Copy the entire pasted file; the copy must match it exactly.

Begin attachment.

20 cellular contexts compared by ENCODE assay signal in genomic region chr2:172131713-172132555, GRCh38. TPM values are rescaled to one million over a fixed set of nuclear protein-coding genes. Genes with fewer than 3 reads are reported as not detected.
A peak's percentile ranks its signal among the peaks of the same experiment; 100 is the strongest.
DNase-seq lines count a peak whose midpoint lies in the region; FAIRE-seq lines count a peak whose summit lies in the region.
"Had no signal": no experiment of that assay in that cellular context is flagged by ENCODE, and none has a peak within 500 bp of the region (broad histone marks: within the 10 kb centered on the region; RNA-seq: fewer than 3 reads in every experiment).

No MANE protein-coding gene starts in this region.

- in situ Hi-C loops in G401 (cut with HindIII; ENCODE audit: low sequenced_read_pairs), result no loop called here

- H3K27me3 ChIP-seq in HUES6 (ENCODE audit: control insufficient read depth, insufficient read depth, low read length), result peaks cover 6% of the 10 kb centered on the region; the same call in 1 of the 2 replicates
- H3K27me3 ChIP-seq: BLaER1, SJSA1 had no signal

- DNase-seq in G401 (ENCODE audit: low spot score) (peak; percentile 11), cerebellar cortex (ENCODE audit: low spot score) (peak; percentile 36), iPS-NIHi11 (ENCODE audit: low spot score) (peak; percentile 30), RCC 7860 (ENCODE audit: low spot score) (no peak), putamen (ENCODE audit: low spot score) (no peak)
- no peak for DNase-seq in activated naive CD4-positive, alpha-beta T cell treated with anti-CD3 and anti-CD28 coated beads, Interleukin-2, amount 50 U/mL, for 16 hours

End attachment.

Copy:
20 cellular contexts compared by ENCODE assay signal in genomic region chr2:172131713-172132555, GRCh38. TPM values are rescaled to one million over a fixed set of nuclear protein-coding genes. Genes with fewer than 3 reads are reported as not detected.
A peak's percentile ranks its signal among the peaks of the same experiment; 100 is the strongest.
DNase-seq lines count a peak whose midpoint lies in the region; FAIRE-seq lines count a peak whose summit lies in the region.
"Had no signal": no experiment of that assay in that cellular context is flagged by ENCODE, and none has a peak within 500 bp of the region (broad histone marks: within the 10 kb centered on the region; RNA-seq: fewer than 3 reads in every experiment).

No MANE protein-coding gene starts in this region.

- in situ Hi-C loops in G401 (cut with HindIII; ENCODE audit: low sequenced_read_pairs), result no loop called here

- H3K27me3 ChIP-seq in HUES6 (ENCODE audit: control insufficient read depth, insufficient read depth, low read length), result peaks cover 6% of the 10 kb centered on the region; the same call in 1 of the 2 replicates
- H3K27me3 ChIP-seq: BLaER1, SJSA1 had no signal

- DNase-seq in G401 (ENCODE audit: low spot score) (peak; percentile 11), cerebellar cortex (ENCODE audit: low spot score) (peak; percentile 36), iPS-NIHi11 (ENCODE audit: low spot score) (peak; percentile 30), RCC 7860 (ENCODE audit: low spot score) (no peak), putamen (ENCODE audit: low spot score) (no peak)
- no peak for DNase-seq in activated naive CD4-positive, alpha-beta T cell treated with anti-CD3 and anti-CD28 coated beads, Interleukin-2, amount 50 U/mL, for 16 hours